By Ian S Palmer
George Groves vs Eduard Gutknecht Preview November 18th
Eduard Gutknecht of Kazakhstan will be travelling to Wembley Arena in London England on Friday, November 18th to take on Britain’s George Groves in a 12-round bout for Groves’ WBA International Super Middleweight title. Gutknecht had a shot at the WBA Light Heavyweight title in March, but lost a 12-round unanimous decision to champion Jurgen Braehmer. He bounced back with a third-round stoppage over Artem Redko three months later. Groves last fought back in June when he beat fellow Englishman Martin Murray by a wide 12-round unanimous decision.
The 34-year-old Gutknecht is currently 30-4-1 with 12 Kos to his name. He’s won five of his last six outings with the lone loss coming to Braehmer. He also lost to Braehmer three years earlier by unanimous decision in a tilt for the European Light Heavyweight Title. However, this contest against Groves will be in the 168 lb. super middleweight division rather than the 175 lb. light heavyweight class. Gutknecht’s most recent wins have been against the likes of Redko, Arman Torosyan, Slavisa Simeunovic, Steve Kroekel and Christian Pawlak and none of them could be considered top contenders.
Gutknecht stands just under 6-feet tall and has an unlisted reach. He turned pro back in 2006 and has 244 rounds under his belt since then and has been quite active in the past few years. He doesn’t have much in the way of power though with a current knockout ratio of just 37 per cent. He’s got a decent chin and has been stopped just once in his four losses. His other two defeats came at the hands of Dmitry Sukhotsky, when the fight was halted after four rounds in 2013, and a 12-round unanimous decision to Robert Stieglitz in a shot at the WBO Super Middleweight Title in 2010.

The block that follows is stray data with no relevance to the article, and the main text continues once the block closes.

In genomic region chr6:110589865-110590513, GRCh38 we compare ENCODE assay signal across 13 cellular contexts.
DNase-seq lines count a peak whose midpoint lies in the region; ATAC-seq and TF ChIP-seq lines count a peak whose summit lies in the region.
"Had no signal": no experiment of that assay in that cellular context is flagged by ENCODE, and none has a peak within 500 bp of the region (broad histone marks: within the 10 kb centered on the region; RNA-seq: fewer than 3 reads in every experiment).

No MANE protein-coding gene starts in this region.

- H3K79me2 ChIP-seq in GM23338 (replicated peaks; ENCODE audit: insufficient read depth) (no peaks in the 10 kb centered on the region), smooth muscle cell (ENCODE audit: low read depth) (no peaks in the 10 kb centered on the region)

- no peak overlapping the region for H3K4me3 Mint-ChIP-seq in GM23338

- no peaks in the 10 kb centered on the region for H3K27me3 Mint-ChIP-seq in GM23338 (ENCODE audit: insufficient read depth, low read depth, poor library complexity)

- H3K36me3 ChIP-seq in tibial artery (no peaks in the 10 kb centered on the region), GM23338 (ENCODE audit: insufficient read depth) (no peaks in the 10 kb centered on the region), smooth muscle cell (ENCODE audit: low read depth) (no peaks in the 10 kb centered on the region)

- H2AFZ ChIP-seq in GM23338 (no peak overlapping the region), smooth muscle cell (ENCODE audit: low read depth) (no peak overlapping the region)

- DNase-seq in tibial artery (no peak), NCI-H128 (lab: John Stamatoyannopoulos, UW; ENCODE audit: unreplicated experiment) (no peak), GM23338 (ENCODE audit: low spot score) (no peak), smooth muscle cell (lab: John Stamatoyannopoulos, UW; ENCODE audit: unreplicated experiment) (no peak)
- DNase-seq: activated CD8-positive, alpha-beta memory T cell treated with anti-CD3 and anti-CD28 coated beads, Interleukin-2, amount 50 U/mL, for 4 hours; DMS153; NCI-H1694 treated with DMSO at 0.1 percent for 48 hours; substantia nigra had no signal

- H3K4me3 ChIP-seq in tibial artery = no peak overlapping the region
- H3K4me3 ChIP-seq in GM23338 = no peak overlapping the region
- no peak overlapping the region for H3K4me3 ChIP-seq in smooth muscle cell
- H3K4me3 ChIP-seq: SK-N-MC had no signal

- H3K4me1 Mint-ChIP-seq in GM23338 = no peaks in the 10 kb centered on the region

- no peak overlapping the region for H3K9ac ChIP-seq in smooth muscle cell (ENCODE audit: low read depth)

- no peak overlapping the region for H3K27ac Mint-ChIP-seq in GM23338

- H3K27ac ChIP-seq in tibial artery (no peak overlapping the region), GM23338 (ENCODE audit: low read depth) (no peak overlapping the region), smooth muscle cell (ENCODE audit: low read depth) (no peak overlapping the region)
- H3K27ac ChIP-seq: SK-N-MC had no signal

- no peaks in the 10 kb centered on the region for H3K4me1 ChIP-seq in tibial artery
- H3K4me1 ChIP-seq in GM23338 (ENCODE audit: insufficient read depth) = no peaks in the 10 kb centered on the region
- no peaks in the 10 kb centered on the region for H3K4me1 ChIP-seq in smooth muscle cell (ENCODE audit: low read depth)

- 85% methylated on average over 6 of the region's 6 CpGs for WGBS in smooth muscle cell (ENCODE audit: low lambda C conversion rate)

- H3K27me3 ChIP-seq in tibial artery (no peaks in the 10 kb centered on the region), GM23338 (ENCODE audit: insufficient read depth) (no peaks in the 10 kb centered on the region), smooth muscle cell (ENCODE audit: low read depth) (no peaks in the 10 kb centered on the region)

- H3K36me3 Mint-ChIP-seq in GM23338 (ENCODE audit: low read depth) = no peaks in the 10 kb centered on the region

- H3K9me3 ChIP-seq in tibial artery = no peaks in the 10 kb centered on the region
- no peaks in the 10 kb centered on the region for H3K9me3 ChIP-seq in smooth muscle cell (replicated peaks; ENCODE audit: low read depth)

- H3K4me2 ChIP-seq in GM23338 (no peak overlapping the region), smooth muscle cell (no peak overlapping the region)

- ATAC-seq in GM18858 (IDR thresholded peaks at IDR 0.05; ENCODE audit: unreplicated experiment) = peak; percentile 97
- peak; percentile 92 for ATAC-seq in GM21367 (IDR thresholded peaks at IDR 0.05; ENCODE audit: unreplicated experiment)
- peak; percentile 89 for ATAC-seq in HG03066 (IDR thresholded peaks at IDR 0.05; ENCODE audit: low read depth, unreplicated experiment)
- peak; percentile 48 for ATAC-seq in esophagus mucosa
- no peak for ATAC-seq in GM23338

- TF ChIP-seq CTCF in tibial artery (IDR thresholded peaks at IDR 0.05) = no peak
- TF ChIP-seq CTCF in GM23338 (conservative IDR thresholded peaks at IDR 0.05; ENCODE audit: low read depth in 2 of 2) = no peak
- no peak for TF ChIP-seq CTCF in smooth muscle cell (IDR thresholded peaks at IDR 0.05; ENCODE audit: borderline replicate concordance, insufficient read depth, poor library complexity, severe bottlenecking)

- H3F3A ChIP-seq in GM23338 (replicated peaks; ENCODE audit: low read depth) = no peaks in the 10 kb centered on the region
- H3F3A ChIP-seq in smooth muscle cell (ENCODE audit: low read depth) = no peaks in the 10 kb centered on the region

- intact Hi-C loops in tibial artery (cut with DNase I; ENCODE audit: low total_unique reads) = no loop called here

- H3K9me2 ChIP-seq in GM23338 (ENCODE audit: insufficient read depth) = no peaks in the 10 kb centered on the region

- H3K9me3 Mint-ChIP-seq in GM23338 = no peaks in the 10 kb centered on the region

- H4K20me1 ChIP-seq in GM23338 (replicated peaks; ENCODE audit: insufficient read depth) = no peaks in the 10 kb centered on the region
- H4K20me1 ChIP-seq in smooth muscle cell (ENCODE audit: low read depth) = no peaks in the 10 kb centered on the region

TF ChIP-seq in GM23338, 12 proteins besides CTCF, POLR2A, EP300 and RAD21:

The 28-year-old Groves won the vacant international title in April when he stopped David Brophy in the fourth round and then successfully defended it against Murray. He climbs into the ring with a record of 24-3 with 18 Kos. All three of his losses have also been against world champions. He was stopped twice by fellow countryman Carl Froch in fights in 2013 and 2014 and then dropped a split decision to Badou Jack in September of last year. Groves managed to drop Froch in the opening round of their first meeting and had him in big trouble, but let him off the hook. The Londoner has good power with a knockout ratio of 67 per cent, but Froch showed that his chin might let him down.
Groves is just under 6-feet tall, has a 72-inch reach and has boxed 164 rounds since turning pro in 2008. He’s a former British and Commonwealth champion who is determined to win a world title. However, he now needs to needs to get past Gutknecht if he wants to remain a top contender in the 168 lb. division. Groves gained a lot of confidence in his performances against Froch even though he lost them both, but he didn’t show enough energy or urgency in his outing with Jack. He has fine boxing skills to go along with his heavy fists and likes to use his jab, but Froch showed he’s vulnerable to counter punches if he leaves himself open for too long.
At this stage of their careers it looks like Groves is certainly the better boxer and also has more power than Gutknecht. But like all boxers, he has to do more than just show up to win. Groves needs to focus all 12 rounds and keep his hands going. As long as he’s throwing punches all night long he’ll either stop Gutknecht in the second half of the fight or cruise to a decision.